Athens is making (slow) progress towards 100% clean energy

100% Athens logo

It’s been almost two years since the mayor and commission signed the 100% Athens resolution committing the local government to 100% clean energy by 2035. With less than fifteen years left to make the transition, Athens still lacks a comprehensive plan for how to accomplish it.

Even so, a number of initiatives are currently underway which will move the local government closer to its environmental goals. For example, the ACC Commission discussed four agenda items related to reducing climate emissions just this week. Additionally, the Clean and Renewable Energy Plan advisory board has finalized their community survey and is planning a series of clean energy town hall meetings coming soon.

Energy efficiency upgrades

Hybrid vehicle purchases

Where possible, most new vehicles purchased by the ACC government are now hybrid gasoline-electric vehicles. This includes new police interceptors.

Nine police cars (Chevy Impalas or Ford Interceptor sedans) have been destroyed in wrecks over the past couple years. While unfortunate, this does allow their replacement by more fuel efficient hybrids (Ford Interceptor SUVs) getting 23 mpg (city) versus 19 mpg for the previous vehicles.

Commissioner Jesse Houle questioned the purchase of SUVs instead of smaller sedans, but it turns out that this particular model is the only pursuit-rated hybrid vehicle on the market. Despite being larger, the Ford Interceptor hybrid SUV is 21% more fuel efficient than the previous Chevy Impalas for city driving.

Energy audit implementation

Last year, the local government completed a set of energy audits which recommended 35 high priority energy conservation measures to be paid for using money from the 2011 SPLOST. These measures have a total cost of $98,000, but they are estimated to save $23,000 and 86 tons of CO2 emissions yearly.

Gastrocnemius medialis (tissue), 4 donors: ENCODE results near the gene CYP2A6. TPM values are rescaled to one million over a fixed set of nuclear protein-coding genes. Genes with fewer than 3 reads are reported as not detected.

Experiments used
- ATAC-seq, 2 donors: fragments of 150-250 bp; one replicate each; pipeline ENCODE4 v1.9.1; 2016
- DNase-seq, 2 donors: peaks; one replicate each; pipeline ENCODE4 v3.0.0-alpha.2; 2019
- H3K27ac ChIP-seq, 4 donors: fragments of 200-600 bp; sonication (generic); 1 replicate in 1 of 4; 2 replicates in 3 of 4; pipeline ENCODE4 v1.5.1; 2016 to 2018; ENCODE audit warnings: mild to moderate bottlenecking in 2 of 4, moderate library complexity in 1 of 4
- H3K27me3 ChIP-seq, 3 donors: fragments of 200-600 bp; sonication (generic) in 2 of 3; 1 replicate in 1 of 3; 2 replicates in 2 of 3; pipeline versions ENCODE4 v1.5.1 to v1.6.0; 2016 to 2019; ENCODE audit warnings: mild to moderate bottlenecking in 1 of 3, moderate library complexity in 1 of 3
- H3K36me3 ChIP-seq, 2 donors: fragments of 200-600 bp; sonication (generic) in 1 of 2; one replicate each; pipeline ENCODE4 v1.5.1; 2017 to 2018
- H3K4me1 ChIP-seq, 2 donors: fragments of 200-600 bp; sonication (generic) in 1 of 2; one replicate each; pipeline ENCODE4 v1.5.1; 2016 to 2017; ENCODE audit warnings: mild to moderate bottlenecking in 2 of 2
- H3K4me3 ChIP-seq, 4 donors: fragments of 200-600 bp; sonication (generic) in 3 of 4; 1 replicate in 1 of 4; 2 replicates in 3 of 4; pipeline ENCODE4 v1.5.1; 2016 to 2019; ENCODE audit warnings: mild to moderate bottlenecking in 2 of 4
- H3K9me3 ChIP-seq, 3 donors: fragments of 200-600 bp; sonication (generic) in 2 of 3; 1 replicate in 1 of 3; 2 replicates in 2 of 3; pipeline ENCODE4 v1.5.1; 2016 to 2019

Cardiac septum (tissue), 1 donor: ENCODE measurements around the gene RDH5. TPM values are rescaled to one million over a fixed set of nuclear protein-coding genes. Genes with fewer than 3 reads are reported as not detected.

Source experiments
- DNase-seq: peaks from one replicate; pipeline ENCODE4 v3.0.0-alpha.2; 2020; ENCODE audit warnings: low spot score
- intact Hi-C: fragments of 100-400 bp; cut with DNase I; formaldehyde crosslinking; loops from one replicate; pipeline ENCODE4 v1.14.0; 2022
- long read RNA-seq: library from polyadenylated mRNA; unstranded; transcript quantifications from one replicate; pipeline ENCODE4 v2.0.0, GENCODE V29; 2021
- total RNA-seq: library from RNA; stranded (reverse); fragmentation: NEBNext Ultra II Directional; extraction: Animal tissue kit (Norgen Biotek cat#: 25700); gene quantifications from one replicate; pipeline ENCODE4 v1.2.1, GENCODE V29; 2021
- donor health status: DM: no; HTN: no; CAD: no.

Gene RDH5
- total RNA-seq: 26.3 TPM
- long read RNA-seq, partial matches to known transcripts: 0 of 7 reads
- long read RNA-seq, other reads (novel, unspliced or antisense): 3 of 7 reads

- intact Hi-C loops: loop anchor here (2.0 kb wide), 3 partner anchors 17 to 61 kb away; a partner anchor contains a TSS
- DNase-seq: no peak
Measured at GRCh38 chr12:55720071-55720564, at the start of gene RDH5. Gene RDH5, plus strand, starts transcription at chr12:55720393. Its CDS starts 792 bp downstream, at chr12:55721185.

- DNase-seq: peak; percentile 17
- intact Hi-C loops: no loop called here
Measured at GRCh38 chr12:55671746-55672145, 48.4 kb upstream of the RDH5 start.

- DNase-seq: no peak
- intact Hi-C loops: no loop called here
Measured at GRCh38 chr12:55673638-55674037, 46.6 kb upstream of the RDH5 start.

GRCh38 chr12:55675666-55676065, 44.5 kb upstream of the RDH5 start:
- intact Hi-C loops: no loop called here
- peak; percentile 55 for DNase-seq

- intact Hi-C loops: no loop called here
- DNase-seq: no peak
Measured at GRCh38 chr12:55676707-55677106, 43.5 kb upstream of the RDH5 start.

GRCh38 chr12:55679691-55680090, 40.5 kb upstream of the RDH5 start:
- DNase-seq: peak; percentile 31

These energy-saving measures include switching to LED lightbulbs, upgrading HVAC systems and installing smart thermostats. The investment is estimated to be returned in under four years once various rebates are factored in.

Rooftop solar for the ACC library

The ACC library already has one solar array, but it’s about to get more.

After the library’s roof is replaced this Fall, construction of a new rooftop solar array will begin at a price of $280,000 if approved by the commission. It will supply up to 16% of the energy used by the library and will reduce operating costs by about $16,000 a year.

Surprisingly, this project won’t need to dip into the $15.8 million renewable energy package from SPLOST 2020 and will be paid for using SPLOST 2011 dollars (and money from various solar rebate programs).

A new rooftop solar installation may soon join the solar garden at the ACC library.
(Photo via accgov.com)

Raising the bar on building construction

Lastly and perhaps most significantly, the commission’s Legislative Review committee brought forward their recommendations for a new sustainable building policy to the full commission this week.

This policy governs the “design, construction and alteration” of all ACC-owned buildings. Changes to the policy include ensuring solar readiness of new buildings (if not actually requiring solar panels), requiring various efficiency improvements (such as programmable thermostats, LED lightbulbs and dual-flush toilets), and mandating electric vehicle charging stations and bicycle parking in all parking lots with at least 14 spaces).

The new policy also discourages the use of natural gas and promotes the use of solar and other sources of renewable energy instead. It also includes a provision requiring an update to the policy after the local government adopts a plan to achieve 100% clean energy, and every five years after that to ensure it stays current as technology advances.

Planning for Athens’ clean energy future

(Graphic from accgov.com)

The 100% Athens resolution, passed in May of 2019, called for a plan to achieve 100% clean energy for the ACC government to be drafted within 18 months. 22 months later, the plan has yet to be finalized in part due to delays from the COVID-19 pandemic.

Mayor Kelly Girtz appointed a Clean and Renewable Energy Plan advisory board last June to draft a proposal, which is currently under construction and should be presented to the mayor and commission towards the end of this year. 

Before then, the advisory board is soliciting public input in a number of ways which will help them tailor the plan to suit the needs of Athens residents. In addition to direct outreach to business owners, the board has released a community survey and is planning a series of upcoming town hall meetings, to be held virtually.

The first of these town hall meetings will be held on Thursday, April 8 at 6:30pm. Mark your calendars!

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